He rode, under an assumed name, to an inn, where, as soon as night had broken, in his coat, and with a pair of concealed pistols that he had captured in Trockenburg, he entered Luther's room. Luther, who sat at his lectern surrounded by papers and books, saw the odd stranger open the door and bolt it behind him, and asked him who he was and what he wanted. And the man, who held his hat reverently in his hand, at first said nothing, overcome by a feeling of shyness and horror that he had caused in him, then responded that he was Michael Kohlhaas, the horse trader; and Luther right away called out, "Begone from here," and at the same time, as he reached from his lectern towards a bell, added: "Your breath is plague and to be near you is perdition!" Kohlhaas, showing his pistol without stirring from his place, said, "Most worthy sir, this pistol, if you ring this bell, will stretch me lifeless under your feet! Sit down and listen to me; by the very angels whose psalms you record, you are nowhere more secure than with me." Luther, as he sat down, asked: "What do you want?" Kohlhaas responded: "I want to refute your opinion of me, that I am an unrighteous man!"- Heinrich von Kleist, "Michael Kohlhaas" (1810)
"Michael Kohlhaas" is a very weird story. It is, in essence, comic, but it is told with all the blood and pathos of a tragedy; it is never even clear whether Kleist's goal is to explore the moral implications of duty and revenge or to mock traditional attempts to do so. In brief, the plot is this. The eponymous sixteenth-century horse trader protagonist has two horses stolen from him by a local nobleman. When the nobleman refuses to give them up, and legal means prove unsuccessful, Kohlhaas dedicates his life to revenge, first burning down the nobleman's house and then ravaging all of Saxony with an ever-growing army of angry peasants. Eventually he is granted some semblance of justice, and immediately submits himself to execution to atone for his crimes. The whole story is played entirely straight, despite the obvious disproportionality of Kohlhaas's response; what interests Kleist seems not even to be comedy or morality as such, but simply the grotesque ambiguity of Kohlhaas's position. ("He was both the most righteous and the most abhorrent man of his time.")
What could Luther be doing here, then? Beyond the setting, there is little truly historical about Kleist's story. To be sure, the events it describes are supposed to immediately evoke the Peasants' War and Luther's eagerness to take the side of the lords against the radical-Protestant peasantry. But the historical aspect seems not even to be relevant here: it could be completely discarded without any loss of clarity or necessary context. And even if the context were to be preserved, making Luther a character who talks and publishes proclamations and stays in inns seems to have been entirely unnecessary--although it does provide occasion for a typically ambiguous gesture on Kohlhaas's part (unlike the Hollywood movies that this scene so clearly recalls, here he is threatening to kill himself with his own pistol).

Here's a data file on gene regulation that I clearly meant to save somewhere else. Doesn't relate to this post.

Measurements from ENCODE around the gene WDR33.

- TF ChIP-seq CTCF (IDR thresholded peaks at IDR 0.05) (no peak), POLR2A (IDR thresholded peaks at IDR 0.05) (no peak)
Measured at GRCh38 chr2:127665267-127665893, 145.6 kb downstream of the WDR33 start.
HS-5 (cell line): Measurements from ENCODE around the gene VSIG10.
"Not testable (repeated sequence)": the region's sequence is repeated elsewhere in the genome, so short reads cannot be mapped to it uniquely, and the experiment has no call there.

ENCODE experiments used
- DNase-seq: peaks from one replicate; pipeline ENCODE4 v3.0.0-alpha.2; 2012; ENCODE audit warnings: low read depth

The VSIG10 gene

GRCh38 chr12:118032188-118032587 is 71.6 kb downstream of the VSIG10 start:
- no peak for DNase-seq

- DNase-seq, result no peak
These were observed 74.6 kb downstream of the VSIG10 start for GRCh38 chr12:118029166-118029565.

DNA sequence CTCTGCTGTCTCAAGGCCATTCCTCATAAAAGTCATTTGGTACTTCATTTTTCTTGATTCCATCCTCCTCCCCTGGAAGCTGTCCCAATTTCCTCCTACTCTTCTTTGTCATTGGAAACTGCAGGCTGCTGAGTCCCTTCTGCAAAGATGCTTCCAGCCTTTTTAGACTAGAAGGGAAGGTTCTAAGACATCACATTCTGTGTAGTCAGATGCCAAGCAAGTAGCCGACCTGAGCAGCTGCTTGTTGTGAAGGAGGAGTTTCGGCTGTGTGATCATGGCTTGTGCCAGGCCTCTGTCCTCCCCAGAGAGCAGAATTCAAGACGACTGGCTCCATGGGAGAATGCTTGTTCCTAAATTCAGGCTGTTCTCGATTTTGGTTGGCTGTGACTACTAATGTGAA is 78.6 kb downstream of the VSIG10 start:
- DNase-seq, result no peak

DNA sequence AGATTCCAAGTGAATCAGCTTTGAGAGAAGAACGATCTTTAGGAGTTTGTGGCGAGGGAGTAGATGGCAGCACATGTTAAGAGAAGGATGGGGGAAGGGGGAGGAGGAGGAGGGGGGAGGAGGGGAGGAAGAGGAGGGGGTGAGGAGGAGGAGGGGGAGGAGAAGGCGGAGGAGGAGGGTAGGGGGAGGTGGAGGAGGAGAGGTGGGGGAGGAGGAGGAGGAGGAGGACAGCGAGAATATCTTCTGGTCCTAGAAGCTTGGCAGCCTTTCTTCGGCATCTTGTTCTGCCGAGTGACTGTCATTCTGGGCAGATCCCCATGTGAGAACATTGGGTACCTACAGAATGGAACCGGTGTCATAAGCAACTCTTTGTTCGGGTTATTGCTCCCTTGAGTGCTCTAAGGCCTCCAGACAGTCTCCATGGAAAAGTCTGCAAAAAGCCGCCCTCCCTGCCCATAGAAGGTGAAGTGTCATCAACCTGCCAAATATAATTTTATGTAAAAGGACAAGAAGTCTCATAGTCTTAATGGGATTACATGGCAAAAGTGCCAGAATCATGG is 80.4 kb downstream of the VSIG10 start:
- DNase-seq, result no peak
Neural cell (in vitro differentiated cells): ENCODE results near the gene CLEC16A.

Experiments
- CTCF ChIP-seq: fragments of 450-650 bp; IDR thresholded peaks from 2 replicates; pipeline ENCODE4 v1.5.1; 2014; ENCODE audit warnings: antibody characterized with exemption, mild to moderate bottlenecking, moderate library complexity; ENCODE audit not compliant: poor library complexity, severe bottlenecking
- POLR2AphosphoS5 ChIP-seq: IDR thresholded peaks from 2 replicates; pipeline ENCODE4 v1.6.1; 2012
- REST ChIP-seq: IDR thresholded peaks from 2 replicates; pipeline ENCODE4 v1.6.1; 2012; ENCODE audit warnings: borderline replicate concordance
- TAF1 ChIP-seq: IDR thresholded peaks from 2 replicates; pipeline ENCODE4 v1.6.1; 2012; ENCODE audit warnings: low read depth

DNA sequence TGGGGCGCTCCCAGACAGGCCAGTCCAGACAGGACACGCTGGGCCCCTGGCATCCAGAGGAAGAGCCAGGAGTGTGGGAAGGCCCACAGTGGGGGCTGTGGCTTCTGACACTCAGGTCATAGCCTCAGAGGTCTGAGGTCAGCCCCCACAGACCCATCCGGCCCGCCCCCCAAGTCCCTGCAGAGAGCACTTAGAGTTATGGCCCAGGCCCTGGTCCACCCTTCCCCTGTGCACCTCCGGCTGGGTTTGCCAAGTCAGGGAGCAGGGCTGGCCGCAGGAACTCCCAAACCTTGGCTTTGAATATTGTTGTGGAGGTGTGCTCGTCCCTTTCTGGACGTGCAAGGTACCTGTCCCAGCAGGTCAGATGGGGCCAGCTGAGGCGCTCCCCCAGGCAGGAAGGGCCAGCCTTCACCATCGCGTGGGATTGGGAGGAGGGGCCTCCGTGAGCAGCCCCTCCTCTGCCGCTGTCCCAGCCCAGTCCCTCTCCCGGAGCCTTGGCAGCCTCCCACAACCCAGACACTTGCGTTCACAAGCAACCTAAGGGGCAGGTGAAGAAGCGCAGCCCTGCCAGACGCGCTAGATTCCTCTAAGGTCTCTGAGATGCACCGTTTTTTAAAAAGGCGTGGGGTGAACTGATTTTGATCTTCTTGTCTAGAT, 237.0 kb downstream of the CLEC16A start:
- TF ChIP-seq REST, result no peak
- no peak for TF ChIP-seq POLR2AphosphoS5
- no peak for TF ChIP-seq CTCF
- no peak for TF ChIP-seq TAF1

One explanation for Luther here might simply be the kind of instinctive, reflexive historicization characteristic of the period. The story is set in the past, so the past must be made to speak through it, whether it makes any sense or not. (This is also not unlike Hollywood, where a movie about the nineteenth century, for instance, necessarily has to feature the Elephant Man.) At the same time, the story is billed as being "from an old chronicle," and even this rudimentary framing device turns the Luther episode into a bit of a misfit. It even contrasts stylistically with the rest of the text, which mostly keeps to the detached and empirical style consistent with its supposed provenance: the very intimacy of the encounter with Luther, when surrounded by the rest of the text, is rather shocking.
My explanation of the Luther scene is only a little clearer. What follows Kohlhaas's line above is a long conversation about how he managed to arrive at the point of burning down cities, when his original intention was only to get his horses back. Luther is in a position to make moral judgments, and he makes them--but in a way that is just as ambiguous as all the other moral resolutions in the story. (Luther gives Kohlhaas absolution on the condition that he forgive his enemies. Kohlhaas forgives all the nobleman's servants, but refuses to forgive the man himself until he returns his horses, "fat and well-nourished.") The scene is there as a kind of religious foreshadowing of Kohlhaas's later trial, and it was necessary because otherwise the stakes would not even make sense. But the attempt to render things clear is not successful. Even here Kleist can't resist dark comedy and moral ambiguity, and can certainly not escape the moral ambiguity of Luther himself. Michael Kohlhass is thus a tragedy, but a tragedy manqué--just as it is also a comedy manqué.